FARMERS have called on the federal and state governments to stop pointing the finger at each other, and work together to solve the harvest labour shortage.
The Commonwealth and states are locked in a stalemate, with a number of state Agriculture Ministers claiming the federal government had not done enough to advert the crisis, which is estimated to be a shortage of up to 26,000 workers.
However, federal Agriculture Minister David Littleproud said the Commonwealth had vetted more than 22,000 workers from the Pacific Islands, but it was up to the states to organise their quarantining arrangements.
"We're simply ready to stamp the visas, but we need the chief health officers in the individual states to agree to the protocols," Mr Littleproud said.
Of the 22,000 workers, 1500 have been successfully brought over, however many state governments have baulked at the cost and logistics of the quarantining arrangements.
National Farmers' Federation chief executive Tony Mahar said although the ball appeared to be in the state governments' court, it was time for both parties to stop passing the buck.
"They can't keep pointing the finger at each other, it's completely unacceptable and it doesn't help," Mr Mahar said.
"We need to get on with it and work together. There are a couple of layers to this, but it has gone on for too long. We have to have cooperation."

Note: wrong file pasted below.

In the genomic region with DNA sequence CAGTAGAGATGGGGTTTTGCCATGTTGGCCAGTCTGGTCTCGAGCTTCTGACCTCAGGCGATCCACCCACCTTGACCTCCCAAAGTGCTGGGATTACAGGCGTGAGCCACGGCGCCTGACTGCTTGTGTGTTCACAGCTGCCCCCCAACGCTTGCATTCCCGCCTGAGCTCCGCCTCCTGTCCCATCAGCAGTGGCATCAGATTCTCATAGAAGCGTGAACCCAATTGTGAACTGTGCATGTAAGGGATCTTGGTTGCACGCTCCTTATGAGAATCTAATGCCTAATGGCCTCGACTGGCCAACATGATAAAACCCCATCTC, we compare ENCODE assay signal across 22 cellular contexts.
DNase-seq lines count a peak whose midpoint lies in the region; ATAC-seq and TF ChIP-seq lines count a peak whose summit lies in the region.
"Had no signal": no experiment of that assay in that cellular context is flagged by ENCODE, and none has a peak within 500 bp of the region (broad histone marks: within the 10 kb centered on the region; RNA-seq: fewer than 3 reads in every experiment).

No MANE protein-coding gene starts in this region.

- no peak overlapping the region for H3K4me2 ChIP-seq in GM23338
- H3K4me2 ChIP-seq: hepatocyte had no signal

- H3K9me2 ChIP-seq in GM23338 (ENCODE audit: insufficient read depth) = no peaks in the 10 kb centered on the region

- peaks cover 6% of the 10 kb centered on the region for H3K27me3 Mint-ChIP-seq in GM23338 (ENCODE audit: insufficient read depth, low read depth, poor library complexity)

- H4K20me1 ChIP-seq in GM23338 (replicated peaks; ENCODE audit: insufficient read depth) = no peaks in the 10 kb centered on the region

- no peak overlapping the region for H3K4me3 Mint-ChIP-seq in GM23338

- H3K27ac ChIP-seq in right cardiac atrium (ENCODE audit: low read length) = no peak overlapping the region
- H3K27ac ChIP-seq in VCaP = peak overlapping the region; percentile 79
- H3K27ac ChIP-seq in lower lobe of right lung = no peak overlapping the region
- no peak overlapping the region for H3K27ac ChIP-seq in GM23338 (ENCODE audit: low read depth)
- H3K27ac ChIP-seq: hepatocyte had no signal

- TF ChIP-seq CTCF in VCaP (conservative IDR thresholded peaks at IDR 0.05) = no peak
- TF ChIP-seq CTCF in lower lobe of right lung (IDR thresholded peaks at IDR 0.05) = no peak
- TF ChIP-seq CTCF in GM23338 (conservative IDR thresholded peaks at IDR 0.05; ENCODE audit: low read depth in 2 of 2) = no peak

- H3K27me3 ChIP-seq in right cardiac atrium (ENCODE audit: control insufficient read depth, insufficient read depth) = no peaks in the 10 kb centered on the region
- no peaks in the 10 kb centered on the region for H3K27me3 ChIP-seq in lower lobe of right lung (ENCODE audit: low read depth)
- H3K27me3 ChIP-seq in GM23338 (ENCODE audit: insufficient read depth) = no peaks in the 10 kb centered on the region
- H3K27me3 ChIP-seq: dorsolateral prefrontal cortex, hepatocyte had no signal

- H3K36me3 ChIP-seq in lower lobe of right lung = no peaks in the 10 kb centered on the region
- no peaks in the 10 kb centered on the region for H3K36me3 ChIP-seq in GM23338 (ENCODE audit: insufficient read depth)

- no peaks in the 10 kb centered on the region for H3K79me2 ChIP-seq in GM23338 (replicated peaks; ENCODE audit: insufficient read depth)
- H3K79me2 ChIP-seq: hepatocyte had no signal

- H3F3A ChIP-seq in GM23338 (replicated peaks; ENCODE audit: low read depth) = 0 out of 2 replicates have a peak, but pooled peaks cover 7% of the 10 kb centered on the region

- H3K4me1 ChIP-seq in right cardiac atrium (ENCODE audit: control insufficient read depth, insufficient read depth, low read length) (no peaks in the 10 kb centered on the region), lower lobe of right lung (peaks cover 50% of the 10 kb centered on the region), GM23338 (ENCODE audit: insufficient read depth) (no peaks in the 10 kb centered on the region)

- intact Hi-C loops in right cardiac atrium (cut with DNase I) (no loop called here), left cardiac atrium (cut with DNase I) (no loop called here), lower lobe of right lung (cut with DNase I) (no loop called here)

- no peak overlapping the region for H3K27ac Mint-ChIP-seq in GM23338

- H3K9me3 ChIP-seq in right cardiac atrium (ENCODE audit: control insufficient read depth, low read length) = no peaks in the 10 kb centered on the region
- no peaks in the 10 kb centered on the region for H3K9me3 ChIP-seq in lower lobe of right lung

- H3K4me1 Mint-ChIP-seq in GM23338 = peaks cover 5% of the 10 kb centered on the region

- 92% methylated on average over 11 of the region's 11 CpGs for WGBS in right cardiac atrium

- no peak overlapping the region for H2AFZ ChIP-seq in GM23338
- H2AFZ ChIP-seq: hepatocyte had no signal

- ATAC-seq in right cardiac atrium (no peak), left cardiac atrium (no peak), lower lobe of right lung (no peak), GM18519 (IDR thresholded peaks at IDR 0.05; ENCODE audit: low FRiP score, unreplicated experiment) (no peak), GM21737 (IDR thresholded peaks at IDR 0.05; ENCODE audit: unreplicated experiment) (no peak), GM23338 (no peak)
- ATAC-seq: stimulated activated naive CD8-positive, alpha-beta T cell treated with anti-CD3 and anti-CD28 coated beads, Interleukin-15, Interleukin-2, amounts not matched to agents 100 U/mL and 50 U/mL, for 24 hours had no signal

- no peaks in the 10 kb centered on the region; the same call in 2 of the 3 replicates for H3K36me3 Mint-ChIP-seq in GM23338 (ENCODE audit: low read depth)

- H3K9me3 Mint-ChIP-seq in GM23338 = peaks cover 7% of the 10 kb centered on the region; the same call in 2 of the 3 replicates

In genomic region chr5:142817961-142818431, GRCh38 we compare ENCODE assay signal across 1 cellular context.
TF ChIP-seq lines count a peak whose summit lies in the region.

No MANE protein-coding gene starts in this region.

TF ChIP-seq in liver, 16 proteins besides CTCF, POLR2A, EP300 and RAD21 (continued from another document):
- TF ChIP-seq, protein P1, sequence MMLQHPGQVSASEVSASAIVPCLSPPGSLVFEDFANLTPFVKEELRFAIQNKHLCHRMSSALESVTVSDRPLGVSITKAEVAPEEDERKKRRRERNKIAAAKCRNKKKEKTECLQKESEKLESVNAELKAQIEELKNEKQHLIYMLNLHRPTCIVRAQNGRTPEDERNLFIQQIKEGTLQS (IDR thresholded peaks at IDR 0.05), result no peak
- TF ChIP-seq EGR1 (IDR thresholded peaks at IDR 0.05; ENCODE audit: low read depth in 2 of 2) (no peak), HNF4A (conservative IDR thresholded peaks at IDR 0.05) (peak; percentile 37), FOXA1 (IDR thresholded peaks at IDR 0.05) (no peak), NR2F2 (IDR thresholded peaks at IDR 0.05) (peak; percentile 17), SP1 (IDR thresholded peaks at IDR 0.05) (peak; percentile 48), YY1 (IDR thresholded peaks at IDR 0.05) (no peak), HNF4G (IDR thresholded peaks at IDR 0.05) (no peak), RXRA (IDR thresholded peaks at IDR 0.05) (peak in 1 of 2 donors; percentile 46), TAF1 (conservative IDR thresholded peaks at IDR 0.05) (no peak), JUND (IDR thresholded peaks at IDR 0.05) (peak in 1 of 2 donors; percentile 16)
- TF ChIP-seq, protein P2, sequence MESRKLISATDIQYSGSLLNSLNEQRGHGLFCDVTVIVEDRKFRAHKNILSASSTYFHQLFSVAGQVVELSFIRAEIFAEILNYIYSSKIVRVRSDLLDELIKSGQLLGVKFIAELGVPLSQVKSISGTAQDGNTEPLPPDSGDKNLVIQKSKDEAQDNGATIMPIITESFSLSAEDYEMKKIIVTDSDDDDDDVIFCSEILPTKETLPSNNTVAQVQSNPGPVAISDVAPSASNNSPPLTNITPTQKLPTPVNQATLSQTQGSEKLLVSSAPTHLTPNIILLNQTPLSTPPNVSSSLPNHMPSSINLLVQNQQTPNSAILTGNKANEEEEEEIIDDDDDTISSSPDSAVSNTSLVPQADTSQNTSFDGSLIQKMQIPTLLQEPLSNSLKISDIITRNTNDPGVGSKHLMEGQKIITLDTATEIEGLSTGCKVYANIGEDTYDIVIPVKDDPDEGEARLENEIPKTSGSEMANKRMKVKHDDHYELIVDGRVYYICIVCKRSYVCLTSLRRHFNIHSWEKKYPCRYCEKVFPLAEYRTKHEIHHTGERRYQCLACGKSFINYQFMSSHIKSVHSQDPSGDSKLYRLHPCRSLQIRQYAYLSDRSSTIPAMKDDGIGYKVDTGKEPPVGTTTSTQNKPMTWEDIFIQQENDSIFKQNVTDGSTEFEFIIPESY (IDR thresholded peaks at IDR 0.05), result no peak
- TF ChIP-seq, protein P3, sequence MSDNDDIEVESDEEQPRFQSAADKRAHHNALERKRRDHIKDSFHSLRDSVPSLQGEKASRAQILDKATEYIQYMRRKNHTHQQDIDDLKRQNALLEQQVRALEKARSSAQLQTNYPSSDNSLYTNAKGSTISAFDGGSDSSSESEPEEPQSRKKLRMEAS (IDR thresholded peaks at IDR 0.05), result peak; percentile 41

In September, the Northern Territory government brought over workers from Vanuatu to help with the mango harvest, while the Queensland government recently allowed some workers to serve the quarantine period on farms.
"So there's clear evidence that it can be done," Mr Mahar said.
The federal government has offered incentives to Australians to take up the work, including a $6000 relocation fee, continued access to JobSeeker and a quicker pathway to Youth Allowance for university students.
But so far there has been little interest, with less than 400 domestic workers taking up harvest work since the measures were introduced in November.
If the crisis isn't resolved soon, there are concerns there could be shortages in some products, with farmers choosing not to plant short-term crops, such as vegetables.
"After the year we've had, the last thing we want is people not investing because they're worried they can't get enough workers," Mr Mahar said.
"If people aren't investing, then that's money our regional communities are missing out on."